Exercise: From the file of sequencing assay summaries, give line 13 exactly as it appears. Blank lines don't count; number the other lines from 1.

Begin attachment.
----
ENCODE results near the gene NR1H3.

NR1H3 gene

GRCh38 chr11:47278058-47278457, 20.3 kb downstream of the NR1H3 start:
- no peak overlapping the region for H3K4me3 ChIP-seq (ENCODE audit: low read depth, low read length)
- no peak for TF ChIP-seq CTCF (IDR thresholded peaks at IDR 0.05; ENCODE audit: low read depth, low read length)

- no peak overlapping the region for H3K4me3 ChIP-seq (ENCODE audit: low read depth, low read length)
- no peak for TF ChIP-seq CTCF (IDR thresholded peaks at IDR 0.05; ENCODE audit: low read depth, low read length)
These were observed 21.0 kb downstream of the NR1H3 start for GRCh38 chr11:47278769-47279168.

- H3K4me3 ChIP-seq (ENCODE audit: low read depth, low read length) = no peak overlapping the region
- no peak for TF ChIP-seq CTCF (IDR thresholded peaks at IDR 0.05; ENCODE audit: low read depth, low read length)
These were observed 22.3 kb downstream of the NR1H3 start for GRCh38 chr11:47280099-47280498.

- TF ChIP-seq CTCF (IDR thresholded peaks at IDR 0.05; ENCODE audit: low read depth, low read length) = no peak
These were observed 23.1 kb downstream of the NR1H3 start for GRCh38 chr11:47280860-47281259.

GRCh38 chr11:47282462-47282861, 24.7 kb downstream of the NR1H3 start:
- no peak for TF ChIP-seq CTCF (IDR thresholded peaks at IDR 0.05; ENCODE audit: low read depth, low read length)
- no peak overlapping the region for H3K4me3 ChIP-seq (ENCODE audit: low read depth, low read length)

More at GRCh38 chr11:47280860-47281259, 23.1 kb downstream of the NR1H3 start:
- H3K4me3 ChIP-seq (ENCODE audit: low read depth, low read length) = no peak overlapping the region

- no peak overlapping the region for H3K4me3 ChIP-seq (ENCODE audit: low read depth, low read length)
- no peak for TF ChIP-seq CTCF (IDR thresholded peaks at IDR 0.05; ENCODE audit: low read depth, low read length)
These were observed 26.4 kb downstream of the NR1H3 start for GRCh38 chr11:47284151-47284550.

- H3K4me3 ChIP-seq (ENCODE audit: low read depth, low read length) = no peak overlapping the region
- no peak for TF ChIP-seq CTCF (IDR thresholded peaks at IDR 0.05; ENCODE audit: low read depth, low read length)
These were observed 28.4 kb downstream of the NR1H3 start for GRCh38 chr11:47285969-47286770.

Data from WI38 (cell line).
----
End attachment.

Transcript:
These were observed 23.1 kb downstream of the NR1H3 start for GRCh38 chr11:47280860-47281259.